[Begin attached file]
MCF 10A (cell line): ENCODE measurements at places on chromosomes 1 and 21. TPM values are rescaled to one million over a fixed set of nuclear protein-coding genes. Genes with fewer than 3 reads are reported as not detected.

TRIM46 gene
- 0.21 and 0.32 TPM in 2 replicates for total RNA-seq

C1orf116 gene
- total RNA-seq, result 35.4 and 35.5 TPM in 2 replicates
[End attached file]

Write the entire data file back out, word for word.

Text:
MCF 10A (cell line): ENCODE measurements at places on chromosomes 1 and 21. TPM values are rescaled to one million over a fixed set of nuclear protein-coding genes. Genes with fewer than 3 reads are reported as not detected.

TRIM46 gene
- 0.21 and 0.32 TPM in 2 replicates for total RNA-seq

C1orf116 gene
- total RNA-seq, result 35.4 and 35.5 TPM in 2 replicates